Stole the idea from the Paizo Jade Regent boards. I felt it fit my game very well since one of my PCs is an oiran/geiko. My PCs skipped the Pagoda portion of the dungeon but a more deadly version was in the Munasukaru’s Penance area.
BUSO GEISHA (GREATER TIGBUANA BUSO)
Medium undead, chaotic evil
Armor Class 15 (profane grace)
Hit Points 97 (13d8 + 39)
Speed 30 ft.
Skills Perception +4, Stealth +3
Damage Resistances cold, necrotic
Damage Immunities poison; bludgeoning, piercing, and slashing from nonmagical attacks
Senses Darkvision 60 ft., passive Perception 14
Challenge 3 (700 XP)
Create Spawn. Humanoid creatures killed by a greater buso rise immediately as fast zombies* under the buso’s control. The sudden bloom of unlife when a buso’s victim dies and becomes a zombie causes a surge of negative energy to flow through the the buso. Whenever a buso creates a zombie in this manner, it is healed 1d6 hit points per HD possessed by the slain creature and acts as if hasted until the end of its next round.
*A fast zombie is a standard zombie that has 40 feet of movement and the multiattack trait allowing it to make two slam attacks.
Fear Aura. A tigbanua buso is shrouded in a constant aura of fear. Creatures that start their turn within 10 feet of the tigabnua buso must make a DC 12 Wisdom saving throw. On a failed save, the creature is frightened until the start of its next turn. If a creature’s saving throw is successful, the creature is immune to the buso’s fear aura for the next 24 hours.
Shatter the Mask. If the mask of the buso geisha is shattered – automatically on a critical hit or if a PC states he is trying to shatter or target the head – the buso gains the paralysing tongue attack. It can not use this until the mask is shattered. It will not voluntarily remove the mask.
Tagamaling Curse. A humanoid wounded by a tigbanua buso’s claw attack must succeed at a Constitution saving throw (DC 12) or contract a terrible curse. Each night, there is a cumulative 1% chance (1% the first night, 2% the second night, 3% the third night, and so on) that a cursed character undergoes a horrible transformation that lasts the duration of the night. A transformed victim becomes a tagamaling buso: Its feet become long and bony, its eyeballs fuse together into a single red or yellow eye, its hands sprout sharp claws, and its teeth enlarge into horrible fangs. The tagamaling buso’s Intelligence score becomes 2 for the duration of the transformation, and the creature attacks every creature it sees. In tagamaling form, a character cannot use any exceptional, supernatural, or spell-like abilities, spells, skills based on Intelligence or Charisma, or class abilities. It attacks with claws and bite like a tigbanua buso. When dawn arrives, the transformed victim returns to its natural form and retains no memory of any actions committed during the night. The character is exhausted the next day (1 level of exhaustion). A cursed character can be cured with greater restoration or remove curse within the first ninety-nine days of infection. When the chance of transformation reaches 100% (after one hundred days), the victim can no longer be cured by any means short of a wish or divine intervention and becomes a full tigbanua buso.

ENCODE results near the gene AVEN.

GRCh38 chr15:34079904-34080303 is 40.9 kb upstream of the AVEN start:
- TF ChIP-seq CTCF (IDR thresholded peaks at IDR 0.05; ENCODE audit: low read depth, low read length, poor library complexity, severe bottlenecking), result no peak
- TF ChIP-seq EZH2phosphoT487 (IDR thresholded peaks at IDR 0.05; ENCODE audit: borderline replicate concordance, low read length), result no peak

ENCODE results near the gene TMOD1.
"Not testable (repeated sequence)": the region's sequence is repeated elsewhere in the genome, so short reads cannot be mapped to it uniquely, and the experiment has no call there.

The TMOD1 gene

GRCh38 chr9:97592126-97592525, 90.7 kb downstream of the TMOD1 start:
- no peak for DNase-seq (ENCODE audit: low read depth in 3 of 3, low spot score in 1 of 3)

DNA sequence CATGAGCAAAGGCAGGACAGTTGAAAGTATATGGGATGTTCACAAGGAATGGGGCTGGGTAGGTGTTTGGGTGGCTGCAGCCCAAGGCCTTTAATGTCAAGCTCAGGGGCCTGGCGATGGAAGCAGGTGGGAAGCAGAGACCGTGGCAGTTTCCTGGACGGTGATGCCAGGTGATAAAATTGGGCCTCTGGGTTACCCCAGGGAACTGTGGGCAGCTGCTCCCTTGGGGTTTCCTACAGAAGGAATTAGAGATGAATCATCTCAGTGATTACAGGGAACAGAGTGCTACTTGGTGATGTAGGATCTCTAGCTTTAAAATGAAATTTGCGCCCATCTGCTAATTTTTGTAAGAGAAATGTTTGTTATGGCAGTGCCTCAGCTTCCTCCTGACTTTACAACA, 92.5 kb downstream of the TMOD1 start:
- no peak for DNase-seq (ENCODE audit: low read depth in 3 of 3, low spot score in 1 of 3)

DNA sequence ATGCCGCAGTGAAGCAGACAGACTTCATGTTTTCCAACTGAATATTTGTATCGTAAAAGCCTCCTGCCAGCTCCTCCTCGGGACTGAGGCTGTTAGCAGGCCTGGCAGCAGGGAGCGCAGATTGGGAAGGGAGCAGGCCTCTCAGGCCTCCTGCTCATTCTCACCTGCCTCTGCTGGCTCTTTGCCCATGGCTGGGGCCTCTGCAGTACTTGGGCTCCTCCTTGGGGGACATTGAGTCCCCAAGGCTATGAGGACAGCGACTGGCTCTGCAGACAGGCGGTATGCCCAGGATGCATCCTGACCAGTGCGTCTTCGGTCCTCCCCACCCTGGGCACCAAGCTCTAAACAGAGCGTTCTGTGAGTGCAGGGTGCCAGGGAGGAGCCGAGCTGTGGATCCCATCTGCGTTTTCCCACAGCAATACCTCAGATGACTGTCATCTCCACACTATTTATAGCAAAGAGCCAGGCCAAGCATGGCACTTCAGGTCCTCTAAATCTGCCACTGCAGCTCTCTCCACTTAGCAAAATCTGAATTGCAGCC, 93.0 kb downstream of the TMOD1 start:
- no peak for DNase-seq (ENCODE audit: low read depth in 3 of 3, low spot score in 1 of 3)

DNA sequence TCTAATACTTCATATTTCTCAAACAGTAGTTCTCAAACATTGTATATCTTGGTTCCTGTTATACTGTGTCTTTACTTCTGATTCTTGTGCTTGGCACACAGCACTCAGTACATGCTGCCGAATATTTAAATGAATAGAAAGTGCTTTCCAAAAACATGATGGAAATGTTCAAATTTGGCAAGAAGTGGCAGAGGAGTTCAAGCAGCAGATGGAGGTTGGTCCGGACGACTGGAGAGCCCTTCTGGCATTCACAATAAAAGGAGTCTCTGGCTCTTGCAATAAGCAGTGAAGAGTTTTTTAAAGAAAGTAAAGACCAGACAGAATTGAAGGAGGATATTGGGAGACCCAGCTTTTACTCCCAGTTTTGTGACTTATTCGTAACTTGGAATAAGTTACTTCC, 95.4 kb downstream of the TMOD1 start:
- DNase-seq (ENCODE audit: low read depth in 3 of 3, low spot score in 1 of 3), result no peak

Turn Resistance. The buso has advantage on saving throws against any effect that turns undead.
Multiattack. The buso makes three attacks: one with its bite and two with its claws. Once it has access to its paralysing tongue attack it can also use this action.
Bite. Melee Weapon Attack: +7 to hit, reach 5 ft., one target. Hit: 8 (1d8 + 4) piercing damage. If the target is a humanoid, it must succeed on a DC 15 Constitution saving throw or be exposed to the tagamaling buso.
Claws. Melee Weapon Attack: +7 to hit, reach 5 ft., one creature. Hit: 9 (2d4 + 4) slashing damage.
Paralysing Tongue. Melee Weapon Attack: +7 to hit, reach 15 ft., one creature. Hit: 14 (4d6) necrotic damage and the target must make a DC 15 Constitution saving throw or become paralysed for 1 minute.
These buso were once geisha’s and still act the part – wearing a fine, but soiled, kimono, stylised hair and a white porcelain noh mask of a geisha they look the part – if it wasn’t for the wicked clawed hands and feet that protrude from the kimono. If the mask is shattered the cyclopean eye is revealed.
In the cursed buso’s mind they are “entertaining” any captives they take – in fact they entertain them to death.